Rob and I have been going through an old document which lists pubs, trying to pin down every location we can. There are clearly mistakes — repetitions, a confused name (probably). Not only have most of them gone, but their streets have gone too — I reckon a dozen were on the ring road, with the Flying Horse the last to go (it is now The Corner House).
In one case, the handwriting defeated us. It begins Cre–, but after that, I’m not sure.
After a bit of head scratching, I wonder if it might not be “Cremona”, as in violins. The duchy was conquered by the French in 1701, before becoming Austrian. Is it a pub name commemorating a battle?
And then googling around, I stumbled across the word “Cremorne”.
As it happens there is a pub of this name in Sheffield, The Cremorne, on London Road.
There was a horse, Cremorne, who ran twenty-races 1871-73, but was based at Rufford Abbey in Nottinghamshire.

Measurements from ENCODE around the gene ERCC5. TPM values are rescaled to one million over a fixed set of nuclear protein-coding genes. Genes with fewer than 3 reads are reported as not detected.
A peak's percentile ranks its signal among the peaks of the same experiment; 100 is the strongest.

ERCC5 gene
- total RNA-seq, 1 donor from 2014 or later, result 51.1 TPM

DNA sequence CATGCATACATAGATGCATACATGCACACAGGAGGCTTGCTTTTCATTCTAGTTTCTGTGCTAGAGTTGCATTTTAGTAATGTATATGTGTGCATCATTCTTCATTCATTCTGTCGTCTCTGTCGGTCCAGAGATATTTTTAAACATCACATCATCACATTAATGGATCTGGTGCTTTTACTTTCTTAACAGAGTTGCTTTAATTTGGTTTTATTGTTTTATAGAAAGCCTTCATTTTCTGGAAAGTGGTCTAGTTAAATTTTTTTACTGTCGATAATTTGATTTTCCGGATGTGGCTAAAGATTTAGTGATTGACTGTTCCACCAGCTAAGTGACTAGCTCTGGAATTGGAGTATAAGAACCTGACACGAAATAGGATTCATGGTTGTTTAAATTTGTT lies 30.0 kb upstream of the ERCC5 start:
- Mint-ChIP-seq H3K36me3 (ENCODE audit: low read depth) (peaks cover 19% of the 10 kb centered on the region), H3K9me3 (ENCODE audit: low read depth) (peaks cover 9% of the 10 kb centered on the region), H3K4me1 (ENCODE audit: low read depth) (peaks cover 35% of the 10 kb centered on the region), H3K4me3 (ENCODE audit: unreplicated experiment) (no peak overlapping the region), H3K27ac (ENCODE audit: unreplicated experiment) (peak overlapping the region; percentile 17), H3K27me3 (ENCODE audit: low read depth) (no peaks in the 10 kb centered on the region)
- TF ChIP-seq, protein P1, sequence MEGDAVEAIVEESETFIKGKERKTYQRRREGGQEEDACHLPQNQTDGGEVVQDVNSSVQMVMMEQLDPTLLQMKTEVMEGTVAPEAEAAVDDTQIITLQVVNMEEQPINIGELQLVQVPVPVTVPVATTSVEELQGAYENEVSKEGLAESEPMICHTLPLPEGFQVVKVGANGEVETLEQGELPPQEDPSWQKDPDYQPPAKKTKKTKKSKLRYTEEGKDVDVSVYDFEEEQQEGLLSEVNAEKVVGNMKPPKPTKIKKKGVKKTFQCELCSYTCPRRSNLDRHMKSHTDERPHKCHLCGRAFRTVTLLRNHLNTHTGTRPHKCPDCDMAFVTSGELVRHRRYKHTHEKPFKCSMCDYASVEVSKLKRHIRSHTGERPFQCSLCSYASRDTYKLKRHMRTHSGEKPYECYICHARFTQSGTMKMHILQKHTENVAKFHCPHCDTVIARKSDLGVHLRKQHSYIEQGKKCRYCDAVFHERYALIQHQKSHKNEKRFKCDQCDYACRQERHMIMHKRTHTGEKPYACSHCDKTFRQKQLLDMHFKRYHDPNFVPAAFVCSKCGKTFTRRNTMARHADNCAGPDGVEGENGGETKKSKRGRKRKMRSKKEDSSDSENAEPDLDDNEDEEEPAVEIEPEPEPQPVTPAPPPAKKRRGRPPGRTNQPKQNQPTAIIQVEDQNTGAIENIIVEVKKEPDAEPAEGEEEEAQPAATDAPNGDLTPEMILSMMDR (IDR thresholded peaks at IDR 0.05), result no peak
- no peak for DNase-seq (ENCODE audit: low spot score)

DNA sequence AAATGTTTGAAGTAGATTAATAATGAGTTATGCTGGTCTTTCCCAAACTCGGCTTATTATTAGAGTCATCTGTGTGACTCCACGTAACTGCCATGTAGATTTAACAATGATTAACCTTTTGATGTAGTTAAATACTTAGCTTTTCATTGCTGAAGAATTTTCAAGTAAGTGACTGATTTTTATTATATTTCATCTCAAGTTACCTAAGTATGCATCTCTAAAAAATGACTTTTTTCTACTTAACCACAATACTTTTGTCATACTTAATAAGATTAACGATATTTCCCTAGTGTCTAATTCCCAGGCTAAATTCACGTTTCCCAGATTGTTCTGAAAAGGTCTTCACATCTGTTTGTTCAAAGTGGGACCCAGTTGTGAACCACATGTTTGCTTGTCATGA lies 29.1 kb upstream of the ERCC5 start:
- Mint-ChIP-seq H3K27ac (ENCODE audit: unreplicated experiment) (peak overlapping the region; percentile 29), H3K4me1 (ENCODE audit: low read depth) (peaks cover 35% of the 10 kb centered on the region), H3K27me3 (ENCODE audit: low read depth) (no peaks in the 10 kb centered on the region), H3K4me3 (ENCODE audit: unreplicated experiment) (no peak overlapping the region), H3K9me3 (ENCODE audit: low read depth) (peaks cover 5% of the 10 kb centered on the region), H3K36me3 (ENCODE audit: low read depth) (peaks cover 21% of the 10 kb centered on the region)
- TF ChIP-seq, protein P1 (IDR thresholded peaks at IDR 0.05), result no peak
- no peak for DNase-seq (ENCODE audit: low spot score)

There was also a clipper, The Cremorne, active from 1863 and missing in 1870 en route to Liverpool.
But, more to the point, there were pleasure gardens in London (and Brisbane, Melbourne and Sydney) called Cremorne Gardens. They were painted by Whistler and little survives. I recall mention of pleasure gardens attached to one of the Canterbury breweries, then located within the abbey grounds and one witness writes:
The tea-gardens connected with the public-house adjoining the brewery, and part of the sacred building of St. Augustine, on Lady Wootton’s Green, presented, at the time I am referring to, a kind of Cremorne on a small scale. The tea-gardens connected with the public-house adjoining the brewery, and part of the sacred building of St. Augustine, on Lady Wootton’s Green, presented, at the time I am referring to, a kind of Cremorne on a small scale.
I don’t think we have an address, I haven’t found any other mention yet, but I wonder if this is it.
Alternatively, The Cremorne was a porn magazine published in 1882. You never know.